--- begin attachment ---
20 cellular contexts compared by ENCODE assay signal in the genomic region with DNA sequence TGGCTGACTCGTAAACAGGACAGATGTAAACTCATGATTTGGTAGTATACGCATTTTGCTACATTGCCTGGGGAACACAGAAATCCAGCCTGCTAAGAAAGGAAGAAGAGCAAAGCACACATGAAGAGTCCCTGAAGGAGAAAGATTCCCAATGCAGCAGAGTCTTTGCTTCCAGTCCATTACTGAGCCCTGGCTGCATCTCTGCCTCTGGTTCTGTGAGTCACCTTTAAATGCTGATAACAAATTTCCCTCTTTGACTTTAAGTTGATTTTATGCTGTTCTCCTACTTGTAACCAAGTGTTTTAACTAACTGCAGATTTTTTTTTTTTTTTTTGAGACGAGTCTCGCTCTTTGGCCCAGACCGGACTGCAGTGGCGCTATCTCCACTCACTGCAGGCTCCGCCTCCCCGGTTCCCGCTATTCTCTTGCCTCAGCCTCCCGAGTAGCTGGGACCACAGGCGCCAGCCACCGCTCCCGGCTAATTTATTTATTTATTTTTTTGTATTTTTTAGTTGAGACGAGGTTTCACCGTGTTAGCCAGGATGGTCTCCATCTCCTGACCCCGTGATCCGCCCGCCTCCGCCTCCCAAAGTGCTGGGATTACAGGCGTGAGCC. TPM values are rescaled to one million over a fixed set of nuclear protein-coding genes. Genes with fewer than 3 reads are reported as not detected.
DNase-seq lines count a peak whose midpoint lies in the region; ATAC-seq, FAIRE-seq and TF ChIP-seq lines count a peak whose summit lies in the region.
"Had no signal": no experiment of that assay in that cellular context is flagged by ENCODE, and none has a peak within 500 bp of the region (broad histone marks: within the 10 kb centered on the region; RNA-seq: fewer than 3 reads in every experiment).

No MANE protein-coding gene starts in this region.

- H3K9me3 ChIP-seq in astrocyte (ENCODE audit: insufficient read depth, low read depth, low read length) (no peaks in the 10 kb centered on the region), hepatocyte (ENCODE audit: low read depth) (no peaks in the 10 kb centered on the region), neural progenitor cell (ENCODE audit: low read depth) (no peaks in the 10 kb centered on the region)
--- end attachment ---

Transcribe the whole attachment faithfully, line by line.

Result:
20 cellular contexts compared by ENCODE assay signal in the genomic region with DNA sequence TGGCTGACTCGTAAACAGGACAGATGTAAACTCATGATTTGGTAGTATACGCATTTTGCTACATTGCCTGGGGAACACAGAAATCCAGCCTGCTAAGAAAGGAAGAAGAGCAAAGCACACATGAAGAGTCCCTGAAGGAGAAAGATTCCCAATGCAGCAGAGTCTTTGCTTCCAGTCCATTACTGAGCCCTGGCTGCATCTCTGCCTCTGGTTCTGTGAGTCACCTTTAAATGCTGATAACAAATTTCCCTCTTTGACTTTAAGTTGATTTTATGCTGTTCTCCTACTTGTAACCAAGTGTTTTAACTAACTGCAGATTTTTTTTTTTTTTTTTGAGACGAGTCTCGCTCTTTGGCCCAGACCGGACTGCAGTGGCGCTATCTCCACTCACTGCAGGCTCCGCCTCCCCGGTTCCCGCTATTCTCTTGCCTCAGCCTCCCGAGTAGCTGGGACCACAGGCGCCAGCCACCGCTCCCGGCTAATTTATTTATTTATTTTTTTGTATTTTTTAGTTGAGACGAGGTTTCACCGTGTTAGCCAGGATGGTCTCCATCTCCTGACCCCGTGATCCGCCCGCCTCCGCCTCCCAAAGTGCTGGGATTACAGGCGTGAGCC. TPM values are rescaled to one million over a fixed set of nuclear protein-coding genes. Genes with fewer than 3 reads are reported as not detected.
DNase-seq lines count a peak whose midpoint lies in the region; ATAC-seq, FAIRE-seq and TF ChIP-seq lines count a peak whose summit lies in the region.
"Had no signal": no experiment of that assay in that cellular context is flagged by ENCODE, and none has a peak within 500 bp of the region (broad histone marks: within the 10 kb centered on the region; RNA-seq: fewer than 3 reads in every experiment).

No MANE protein-coding gene starts in this region.

- H3K9me3 ChIP-seq in astrocyte (ENCODE audit: insufficient read depth, low read depth, low read length) (no peaks in the 10 kb centered on the region), hepatocyte (ENCODE audit: low read depth) (no peaks in the 10 kb centered on the region), neural progenitor cell (ENCODE audit: low read depth) (no peaks in the 10 kb centered on the region)